Found in an Attic, This Rare Chinese Vase Found Could Now Fetch Almost $1 Million at Auction
The unsuspecting owner brought the 18th-century vase to Sotheby's in a shoebox.
An extraordinarily rare Chinese vase that was found in an attic in France is going under the hammer next month at Sotheby’s Paris, where it is expected to fetch between $600,000–850,000.
The unsuspecting owner brought the 18th-century Imperial “Yangcai” Famille rose to be examined at Sotheby’s Paris in a shoebox, where specialists immediately recognized its high quality and refined workmanship. The vase has been in the present owner’s family for three generations and is thought to have originally belonged to the owner’s great uncle.
According to Sotheby’s, the vase is the only known example of its kind. It was produced in China by the Jingdezhen kilns for the court of the Qianlong Emperor (1735–1796). Famille-rose or “Yangcai” porcelains hardly ever come up for sale, and most known pieces are in the collection of the National Palace Museum in Taipei, or other public collections. (The only comparable vase, albeit with different imagery, belongs to the Guimet museum in Paris.)
“The finest porcelain pieces, with a direct connection to the Emperor Qianlong himself, are the most desirable pieces of Chinese art,” Henry Howard-Sneyd, Sotheby’s chairman of Asian Art for Europe and the Americas told artnet News in an email. “When that piece is discovered out of the blue and is still in perfect condition, the trifecta is scored.”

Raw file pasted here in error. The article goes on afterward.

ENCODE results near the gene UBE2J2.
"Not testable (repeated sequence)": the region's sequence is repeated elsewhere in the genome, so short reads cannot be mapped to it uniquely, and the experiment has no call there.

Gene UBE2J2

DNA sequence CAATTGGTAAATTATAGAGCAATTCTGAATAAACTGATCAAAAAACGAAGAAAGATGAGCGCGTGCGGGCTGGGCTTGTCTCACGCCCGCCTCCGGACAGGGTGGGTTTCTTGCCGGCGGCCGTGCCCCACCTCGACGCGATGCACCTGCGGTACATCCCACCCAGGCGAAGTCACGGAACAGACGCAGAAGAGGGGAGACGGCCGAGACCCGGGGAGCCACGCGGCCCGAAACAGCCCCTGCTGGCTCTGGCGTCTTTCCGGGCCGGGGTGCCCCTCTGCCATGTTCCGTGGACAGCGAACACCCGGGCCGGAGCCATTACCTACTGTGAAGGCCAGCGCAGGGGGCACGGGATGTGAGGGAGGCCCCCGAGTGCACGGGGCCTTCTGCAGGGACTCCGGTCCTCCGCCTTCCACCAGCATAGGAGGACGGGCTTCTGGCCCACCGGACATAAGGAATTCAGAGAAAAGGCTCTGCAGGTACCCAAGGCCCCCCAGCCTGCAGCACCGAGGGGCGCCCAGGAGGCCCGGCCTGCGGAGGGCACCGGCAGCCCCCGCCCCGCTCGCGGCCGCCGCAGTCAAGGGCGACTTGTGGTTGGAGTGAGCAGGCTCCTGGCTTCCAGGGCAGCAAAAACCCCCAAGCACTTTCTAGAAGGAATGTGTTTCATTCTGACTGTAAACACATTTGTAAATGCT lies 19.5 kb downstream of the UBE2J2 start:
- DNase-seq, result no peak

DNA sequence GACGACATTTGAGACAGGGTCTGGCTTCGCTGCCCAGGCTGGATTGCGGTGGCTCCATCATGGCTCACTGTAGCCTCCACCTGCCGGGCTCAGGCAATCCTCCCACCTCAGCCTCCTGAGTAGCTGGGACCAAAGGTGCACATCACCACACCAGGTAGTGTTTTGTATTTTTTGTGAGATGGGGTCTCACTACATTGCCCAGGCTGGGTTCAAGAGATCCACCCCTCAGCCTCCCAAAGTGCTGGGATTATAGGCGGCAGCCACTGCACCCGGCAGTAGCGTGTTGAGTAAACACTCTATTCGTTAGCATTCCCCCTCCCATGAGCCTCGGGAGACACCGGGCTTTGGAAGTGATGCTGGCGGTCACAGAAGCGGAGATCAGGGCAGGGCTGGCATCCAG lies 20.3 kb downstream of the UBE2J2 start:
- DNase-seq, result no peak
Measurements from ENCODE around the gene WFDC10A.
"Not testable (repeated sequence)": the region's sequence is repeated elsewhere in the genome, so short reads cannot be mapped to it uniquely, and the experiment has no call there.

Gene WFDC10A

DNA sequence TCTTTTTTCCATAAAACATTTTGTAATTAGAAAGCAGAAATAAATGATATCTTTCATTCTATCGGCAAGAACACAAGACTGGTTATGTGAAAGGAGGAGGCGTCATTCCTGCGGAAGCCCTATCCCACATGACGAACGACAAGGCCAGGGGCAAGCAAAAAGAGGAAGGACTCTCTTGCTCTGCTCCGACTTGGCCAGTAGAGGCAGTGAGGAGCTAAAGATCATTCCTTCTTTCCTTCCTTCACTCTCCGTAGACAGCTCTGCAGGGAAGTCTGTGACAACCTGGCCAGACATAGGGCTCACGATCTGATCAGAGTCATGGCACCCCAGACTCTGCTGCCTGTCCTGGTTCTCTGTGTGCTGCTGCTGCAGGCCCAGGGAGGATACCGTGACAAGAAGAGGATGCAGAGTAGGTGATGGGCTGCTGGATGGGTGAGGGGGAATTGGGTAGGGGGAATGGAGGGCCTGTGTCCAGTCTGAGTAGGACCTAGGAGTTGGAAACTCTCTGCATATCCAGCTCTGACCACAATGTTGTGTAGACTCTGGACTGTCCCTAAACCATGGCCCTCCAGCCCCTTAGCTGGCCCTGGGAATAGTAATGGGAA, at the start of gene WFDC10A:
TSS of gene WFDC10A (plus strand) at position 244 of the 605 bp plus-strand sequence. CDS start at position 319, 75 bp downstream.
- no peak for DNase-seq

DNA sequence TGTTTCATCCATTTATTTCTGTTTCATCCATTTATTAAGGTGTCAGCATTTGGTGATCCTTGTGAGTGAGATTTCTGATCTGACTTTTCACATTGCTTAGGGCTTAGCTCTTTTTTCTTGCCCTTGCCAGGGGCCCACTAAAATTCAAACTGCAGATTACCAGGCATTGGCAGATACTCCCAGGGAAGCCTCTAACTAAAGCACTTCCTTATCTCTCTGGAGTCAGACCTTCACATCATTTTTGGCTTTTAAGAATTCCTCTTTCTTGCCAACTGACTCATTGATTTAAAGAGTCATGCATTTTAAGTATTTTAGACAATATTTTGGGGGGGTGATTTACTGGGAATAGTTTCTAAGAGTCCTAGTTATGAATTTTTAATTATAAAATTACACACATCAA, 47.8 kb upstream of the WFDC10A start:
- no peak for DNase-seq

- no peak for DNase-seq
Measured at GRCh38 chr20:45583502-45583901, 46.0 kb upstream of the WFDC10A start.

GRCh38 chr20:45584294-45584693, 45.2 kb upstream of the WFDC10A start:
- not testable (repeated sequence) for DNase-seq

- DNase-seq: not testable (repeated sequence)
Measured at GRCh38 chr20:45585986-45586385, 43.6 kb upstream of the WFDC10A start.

The period under Emperor Qianlong represents the “most glorious” time in recent Chinese history, Howard-Sneyd said. The wealth of the Chinese empire then “was the envy of the world. To Chinese people today, art from his collection represents that period, and owning a piece gives a sense of ownership of a part of that glory.”
The Imperial workshop only produced “Yangcai” porcelain in extremely limited quantities, in most cases as one-of-a-kind commissioned objects (and in some circumstances pairs). The kiln was known for its extremely high attention to detail, its use of a uniquely vibrant color palette, and for combining traditional Chinese manufacturing practices with Western imagery.
The piece that is due to hit the auction block depicts a landscape with deer, cranes, and pine trees, symbols that represent health and longevity. The 18th-century Imperial inventories list two pairs of vases with this design, one pair was commissioned in 1765, and the other was ordered as a birthday gift in 1769.
Due to its rarity, Howard-Sneyd expects intense bidding competition for the vase, with particularly strong interest from Asian collectors. “Pieces that can be directly linked to the imperial household by way of the records of the Qing court, as this piece potentially can, are incredibly rarely found on the market and so the pent-up demand for such a piece results in strong competition,” he said. A porcelain Famille-rose bowl that recently sold at Sotheby’s Hong Kong in April changed hands for a staggering $30.4 million.
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